Cysteine-scanning analysis of helices TM8, TM9a, and TM9b and intervening loops in the YgfO xanthine permease: a carboxyl group is essential at ASP-276.
ABSTRACT Bacterial and fungal members of the ubiquitous nucleobase-ascorbate transporter (NAT/NCS2) family use the NAT signature motif, a conserved 11-amino acid sequence between amphipathic helices TM9a and TM9b, to define function and selectivity of the purine binding site. To examine the role of flanking helices TM9a, TM9b, and TM8, we employed Cys-scanning analysis of the xanthine-specific homolog YgfO from Escherichia coli. Using a functional mutant devoid of Cys residues (C-less), each amino acid residue in sequences (259)FLVVGTIYLLSVLEAVGDITATAMVSRRPIQGEEYQSRLKGGVLADGLVSVIASAV(314) and (342)TIAVMLVILGLFP(354) including these TMs (underlined) was replaced individually with Cys, except the irreplaceable Glu-272 and Asp-304, which had been studied previously. Of 67 single Cys mutants, 55 accumulate xanthine to 35-140% of the steady state observed with C-less, five (I265C, D276C, I277C, G299C, L350C) accumulate to low levels (10-20%) and seven (T278C, A279C, T280C, A281C, G305C, G351C, P354C) show negligible expression in the membrane. Extensive mutagenesis reveals that a carboxyl group is needed at Asp-276 for high activity and that D276E differs from wild type as it recognizes 8-methylxanthine (K(i) 79 μm) but fails to recognize 2-thioxanthine, 3-methylxanthine or 6-thioxanthine; bulky replacements of Ala-279 or Thr-280 and replacements of Gly-305, Gly-351, or Pro-354 impair activity or expression. Single Cys mutants V261C, A273C, G275C, and S284C are sensitive to inactivation by N-ethylmaleimide and sensitivity of G275C (IC(50) 15 μm) is enhanced in the presence of substrate. The data suggest that residues crucial for the transport mechanism cluster in two conserved motifs, at the cytoplasmic end of TM8 (EXXGDXXAT) and in TM9a (GXXXDG).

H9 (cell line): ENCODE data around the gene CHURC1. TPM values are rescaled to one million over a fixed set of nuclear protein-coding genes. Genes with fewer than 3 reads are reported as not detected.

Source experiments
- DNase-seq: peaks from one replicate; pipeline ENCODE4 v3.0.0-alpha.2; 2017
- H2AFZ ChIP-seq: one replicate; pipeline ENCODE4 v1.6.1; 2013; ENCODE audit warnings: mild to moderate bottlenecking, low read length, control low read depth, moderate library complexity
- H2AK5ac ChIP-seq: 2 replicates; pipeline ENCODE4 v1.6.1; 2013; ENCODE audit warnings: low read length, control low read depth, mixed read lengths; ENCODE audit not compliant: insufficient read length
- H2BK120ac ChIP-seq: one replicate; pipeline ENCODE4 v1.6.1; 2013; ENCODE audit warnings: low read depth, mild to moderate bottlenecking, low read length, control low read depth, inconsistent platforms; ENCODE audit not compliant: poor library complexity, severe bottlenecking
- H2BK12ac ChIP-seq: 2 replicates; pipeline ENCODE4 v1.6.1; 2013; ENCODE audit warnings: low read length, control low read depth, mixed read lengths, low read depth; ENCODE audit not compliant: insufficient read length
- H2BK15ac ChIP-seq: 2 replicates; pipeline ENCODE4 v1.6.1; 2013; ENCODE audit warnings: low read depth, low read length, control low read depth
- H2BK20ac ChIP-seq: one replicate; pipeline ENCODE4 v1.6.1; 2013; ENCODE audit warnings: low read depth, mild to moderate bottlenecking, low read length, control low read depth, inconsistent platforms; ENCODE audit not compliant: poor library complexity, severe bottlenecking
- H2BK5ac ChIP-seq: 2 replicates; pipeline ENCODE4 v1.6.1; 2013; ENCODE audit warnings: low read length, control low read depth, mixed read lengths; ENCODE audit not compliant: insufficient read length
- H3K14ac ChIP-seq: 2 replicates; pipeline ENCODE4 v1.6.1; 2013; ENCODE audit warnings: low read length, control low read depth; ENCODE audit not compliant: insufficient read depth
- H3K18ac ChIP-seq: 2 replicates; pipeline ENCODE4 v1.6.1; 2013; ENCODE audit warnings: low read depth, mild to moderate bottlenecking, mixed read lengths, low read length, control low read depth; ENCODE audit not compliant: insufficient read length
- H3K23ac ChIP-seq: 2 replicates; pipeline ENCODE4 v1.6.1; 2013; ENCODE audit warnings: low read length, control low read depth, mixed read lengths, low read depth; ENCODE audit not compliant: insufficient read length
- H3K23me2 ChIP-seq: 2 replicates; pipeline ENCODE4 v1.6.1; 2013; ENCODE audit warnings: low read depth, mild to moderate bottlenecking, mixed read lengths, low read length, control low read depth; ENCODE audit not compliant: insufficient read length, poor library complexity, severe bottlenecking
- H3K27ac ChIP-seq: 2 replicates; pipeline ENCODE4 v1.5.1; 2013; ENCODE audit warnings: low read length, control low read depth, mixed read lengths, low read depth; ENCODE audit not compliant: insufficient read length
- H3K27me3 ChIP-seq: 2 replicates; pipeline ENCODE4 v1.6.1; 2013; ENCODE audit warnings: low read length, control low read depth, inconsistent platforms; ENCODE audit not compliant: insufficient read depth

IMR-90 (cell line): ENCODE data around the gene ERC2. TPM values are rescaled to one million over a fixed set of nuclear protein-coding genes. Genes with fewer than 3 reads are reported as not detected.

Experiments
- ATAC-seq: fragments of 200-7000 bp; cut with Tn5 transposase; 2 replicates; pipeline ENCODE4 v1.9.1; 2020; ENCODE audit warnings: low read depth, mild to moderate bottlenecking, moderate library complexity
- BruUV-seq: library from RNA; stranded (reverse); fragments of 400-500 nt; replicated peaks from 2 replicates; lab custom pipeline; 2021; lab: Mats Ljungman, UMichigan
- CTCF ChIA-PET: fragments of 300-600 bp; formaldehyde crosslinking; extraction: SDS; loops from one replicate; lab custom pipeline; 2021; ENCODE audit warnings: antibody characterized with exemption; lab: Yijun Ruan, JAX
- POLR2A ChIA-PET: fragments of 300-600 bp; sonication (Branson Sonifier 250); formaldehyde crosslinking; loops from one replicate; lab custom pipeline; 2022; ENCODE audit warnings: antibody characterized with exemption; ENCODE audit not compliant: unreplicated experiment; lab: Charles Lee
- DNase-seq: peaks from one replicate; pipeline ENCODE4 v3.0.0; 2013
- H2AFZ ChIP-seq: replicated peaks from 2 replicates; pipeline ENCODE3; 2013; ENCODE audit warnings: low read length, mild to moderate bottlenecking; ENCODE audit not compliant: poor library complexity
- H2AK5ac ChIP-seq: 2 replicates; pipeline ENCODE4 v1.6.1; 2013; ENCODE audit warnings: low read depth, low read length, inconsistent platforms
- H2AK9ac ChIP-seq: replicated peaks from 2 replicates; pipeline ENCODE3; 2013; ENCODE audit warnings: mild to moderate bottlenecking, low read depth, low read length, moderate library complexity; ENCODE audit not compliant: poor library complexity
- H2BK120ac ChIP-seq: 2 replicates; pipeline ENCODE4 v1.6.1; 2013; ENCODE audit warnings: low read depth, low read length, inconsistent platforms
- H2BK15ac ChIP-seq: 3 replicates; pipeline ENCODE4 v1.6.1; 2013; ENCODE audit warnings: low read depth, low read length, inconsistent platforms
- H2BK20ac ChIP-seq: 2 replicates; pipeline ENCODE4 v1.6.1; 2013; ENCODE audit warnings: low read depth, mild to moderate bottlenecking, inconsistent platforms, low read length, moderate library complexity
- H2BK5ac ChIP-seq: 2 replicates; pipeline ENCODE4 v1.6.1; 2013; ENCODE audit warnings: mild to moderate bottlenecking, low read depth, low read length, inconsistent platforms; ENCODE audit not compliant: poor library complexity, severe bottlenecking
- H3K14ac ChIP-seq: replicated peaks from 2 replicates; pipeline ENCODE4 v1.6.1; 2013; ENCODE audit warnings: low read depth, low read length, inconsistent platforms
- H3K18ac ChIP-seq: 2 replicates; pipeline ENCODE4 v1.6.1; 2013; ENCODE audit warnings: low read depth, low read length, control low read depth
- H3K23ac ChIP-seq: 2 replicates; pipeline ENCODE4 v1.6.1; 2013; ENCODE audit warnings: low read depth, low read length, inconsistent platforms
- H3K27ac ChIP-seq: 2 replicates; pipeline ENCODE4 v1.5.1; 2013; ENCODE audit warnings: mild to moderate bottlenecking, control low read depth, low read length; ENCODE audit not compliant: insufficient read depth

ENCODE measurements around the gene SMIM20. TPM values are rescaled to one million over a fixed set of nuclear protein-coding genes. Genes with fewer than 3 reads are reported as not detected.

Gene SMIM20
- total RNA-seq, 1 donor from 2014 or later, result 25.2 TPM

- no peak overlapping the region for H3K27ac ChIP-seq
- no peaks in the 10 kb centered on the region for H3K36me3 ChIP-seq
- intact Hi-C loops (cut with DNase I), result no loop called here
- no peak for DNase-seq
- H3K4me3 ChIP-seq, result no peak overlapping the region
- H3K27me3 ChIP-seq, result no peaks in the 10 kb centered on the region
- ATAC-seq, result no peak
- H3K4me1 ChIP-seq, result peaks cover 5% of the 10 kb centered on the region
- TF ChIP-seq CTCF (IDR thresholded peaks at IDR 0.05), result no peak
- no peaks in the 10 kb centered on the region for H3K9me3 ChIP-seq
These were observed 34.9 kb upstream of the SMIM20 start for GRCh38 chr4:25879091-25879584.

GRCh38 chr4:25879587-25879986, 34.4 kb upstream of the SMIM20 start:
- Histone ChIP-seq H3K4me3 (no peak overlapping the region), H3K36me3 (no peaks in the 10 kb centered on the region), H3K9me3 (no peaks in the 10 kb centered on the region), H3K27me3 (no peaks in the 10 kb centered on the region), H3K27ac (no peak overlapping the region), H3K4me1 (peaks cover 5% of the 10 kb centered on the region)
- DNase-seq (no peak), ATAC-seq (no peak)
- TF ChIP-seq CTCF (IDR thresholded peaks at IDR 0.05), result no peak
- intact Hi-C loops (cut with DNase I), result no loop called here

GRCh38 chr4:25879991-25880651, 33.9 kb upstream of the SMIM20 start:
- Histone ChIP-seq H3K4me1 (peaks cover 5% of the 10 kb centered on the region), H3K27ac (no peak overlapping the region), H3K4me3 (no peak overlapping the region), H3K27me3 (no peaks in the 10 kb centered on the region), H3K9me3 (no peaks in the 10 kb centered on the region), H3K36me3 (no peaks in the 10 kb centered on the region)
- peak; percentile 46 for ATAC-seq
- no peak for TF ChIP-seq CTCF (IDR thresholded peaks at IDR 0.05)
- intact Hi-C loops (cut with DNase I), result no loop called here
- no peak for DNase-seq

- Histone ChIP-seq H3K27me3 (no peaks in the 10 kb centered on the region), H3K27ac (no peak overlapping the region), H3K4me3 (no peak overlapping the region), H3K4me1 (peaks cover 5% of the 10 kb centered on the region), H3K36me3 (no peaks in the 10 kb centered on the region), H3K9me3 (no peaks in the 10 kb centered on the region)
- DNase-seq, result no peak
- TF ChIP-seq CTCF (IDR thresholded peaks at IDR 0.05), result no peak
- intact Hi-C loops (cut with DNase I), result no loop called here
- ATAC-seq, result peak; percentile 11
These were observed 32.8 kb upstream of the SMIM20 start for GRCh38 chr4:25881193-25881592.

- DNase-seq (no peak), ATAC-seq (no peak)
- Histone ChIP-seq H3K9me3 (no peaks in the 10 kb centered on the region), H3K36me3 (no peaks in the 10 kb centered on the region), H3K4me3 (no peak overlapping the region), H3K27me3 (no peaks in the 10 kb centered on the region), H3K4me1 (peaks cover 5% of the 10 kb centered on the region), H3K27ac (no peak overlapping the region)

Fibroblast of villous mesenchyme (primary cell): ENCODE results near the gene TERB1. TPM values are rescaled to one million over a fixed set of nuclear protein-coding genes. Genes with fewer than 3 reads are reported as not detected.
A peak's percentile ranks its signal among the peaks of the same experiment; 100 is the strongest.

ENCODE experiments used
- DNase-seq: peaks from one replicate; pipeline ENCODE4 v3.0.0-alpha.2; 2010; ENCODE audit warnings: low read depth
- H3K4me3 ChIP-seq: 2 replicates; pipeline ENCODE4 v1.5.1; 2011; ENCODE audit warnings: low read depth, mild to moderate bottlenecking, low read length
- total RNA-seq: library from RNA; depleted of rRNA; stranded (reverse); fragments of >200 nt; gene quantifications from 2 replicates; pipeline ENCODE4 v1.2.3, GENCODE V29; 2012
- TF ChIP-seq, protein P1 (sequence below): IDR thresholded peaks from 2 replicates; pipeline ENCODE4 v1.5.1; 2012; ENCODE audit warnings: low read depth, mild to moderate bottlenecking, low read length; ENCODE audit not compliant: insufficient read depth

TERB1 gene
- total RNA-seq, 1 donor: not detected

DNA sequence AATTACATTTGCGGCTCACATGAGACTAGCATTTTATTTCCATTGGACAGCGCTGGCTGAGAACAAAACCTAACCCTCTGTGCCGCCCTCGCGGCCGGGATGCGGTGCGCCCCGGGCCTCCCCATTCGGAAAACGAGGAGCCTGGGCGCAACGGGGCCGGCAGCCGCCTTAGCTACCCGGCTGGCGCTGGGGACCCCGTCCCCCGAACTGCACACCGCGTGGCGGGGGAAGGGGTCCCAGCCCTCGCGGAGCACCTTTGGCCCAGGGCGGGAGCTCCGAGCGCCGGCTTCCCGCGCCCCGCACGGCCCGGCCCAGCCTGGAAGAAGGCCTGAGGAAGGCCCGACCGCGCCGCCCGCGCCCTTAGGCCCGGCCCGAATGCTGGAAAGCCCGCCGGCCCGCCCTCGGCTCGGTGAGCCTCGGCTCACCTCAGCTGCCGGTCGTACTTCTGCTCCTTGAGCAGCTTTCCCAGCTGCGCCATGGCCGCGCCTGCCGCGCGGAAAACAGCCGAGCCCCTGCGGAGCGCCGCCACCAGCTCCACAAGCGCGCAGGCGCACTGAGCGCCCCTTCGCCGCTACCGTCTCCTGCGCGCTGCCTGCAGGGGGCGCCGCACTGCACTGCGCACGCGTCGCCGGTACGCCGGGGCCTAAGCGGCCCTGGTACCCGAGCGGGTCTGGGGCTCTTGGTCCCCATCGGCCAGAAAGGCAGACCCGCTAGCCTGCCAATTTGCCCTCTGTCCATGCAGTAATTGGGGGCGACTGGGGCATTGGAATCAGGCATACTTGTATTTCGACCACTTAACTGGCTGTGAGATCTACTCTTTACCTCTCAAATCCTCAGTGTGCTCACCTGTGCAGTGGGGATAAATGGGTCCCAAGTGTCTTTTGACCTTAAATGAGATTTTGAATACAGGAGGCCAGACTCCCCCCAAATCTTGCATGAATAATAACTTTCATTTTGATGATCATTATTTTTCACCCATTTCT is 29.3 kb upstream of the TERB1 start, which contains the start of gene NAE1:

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ABSTRACT: The xanthine permease XanQ of Escherichia coli is used as a study prototype for function-structure analysis of the ubiquitous nucleobase-ascorbate transporter (NAT/NCS2) family. Our previous mutagenesis study of polar residues of XanQ has shown that Asn-93 at the middle of putative TM3 is a determinant of substrate affinity and specificity. To study the role of TM3 in detail we employed Cys-scanning mutagenesis. Using a functional mutant devoid of Cys residues (C-less), each amino acid residue in sequence 79-107 (YGIVGSGLLSIQSVNFSFVTVMIALGSSM) including TM3 (underlined) and flanking sequences was replaced individually with Cys. Of 29 single-Cys mutants, 20 accumulate xanthine to 40-110% of the steady state observed with C-less, six (S88C, F94C, A102C, G104C, S106C) accumulate to low levels (10-30%) and three (G83C, G85C, N93C) are inactive. Extensive mutagenesis reveals that Gly-83 and, to a lesser extent, Gly-85, are crucial for expression in the membrane. Replacements of Asn-93 disrupt affinity (Thr) or permit recognition of 8-methylxanthine which is not a wild-type ligand (Ala, Ser, Asp) and utilization of uric acid which is not a wild-type substrate (Ala, Ser). Replacements of Phe-94 impair affinity for 2-thio and 6-thioxanthine (Tyr) or 3-methylxanthine (Ile). Single-Cys mutants S84C, L86C, L87C, and S95C are highly sensitive to inactivation by N-ethylmaleimide. Our data reveal that key residues of TM3 cluster in two conserved sequence motifs, (83)GSGLL(87) and (93)NFS(95), and highlight the importance of Asn-93 and Phe-94 in substrate recognition and specificity; these findings are supported by structural modeling on the recently described x-ray structure of the uracil-transporting homolog UraA.Journal of Biological Chemistry 09/2011; 286(45):39595-605. · 4.65 Impact Factor